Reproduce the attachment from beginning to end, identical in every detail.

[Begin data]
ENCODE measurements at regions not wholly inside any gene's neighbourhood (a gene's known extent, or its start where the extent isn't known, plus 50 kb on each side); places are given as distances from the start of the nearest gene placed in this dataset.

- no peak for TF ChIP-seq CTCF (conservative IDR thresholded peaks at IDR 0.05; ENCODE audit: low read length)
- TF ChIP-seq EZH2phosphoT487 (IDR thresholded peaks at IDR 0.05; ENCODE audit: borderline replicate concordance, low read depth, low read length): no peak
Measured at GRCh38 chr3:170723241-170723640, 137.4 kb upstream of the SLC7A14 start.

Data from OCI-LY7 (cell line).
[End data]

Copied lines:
ENCODE measurements at regions not wholly inside any gene's neighbourhood (a gene's known extent, or its start where the extent isn't known, plus 50 kb on each side); places are given as distances from the start of the nearest gene placed in this dataset.

- no peak for TF ChIP-seq CTCF (conservative IDR thresholded peaks at IDR 0.05; ENCODE audit: low read length)
- TF ChIP-seq EZH2phosphoT487 (IDR thresholded peaks at IDR 0.05; ENCODE audit: borderline replicate concordance, low read depth, low read length): no peak
Measured at GRCh38 chr3:170723241-170723640, 137.4 kb upstream of the SLC7A14 start.

Data from OCI-LY7 (cell line).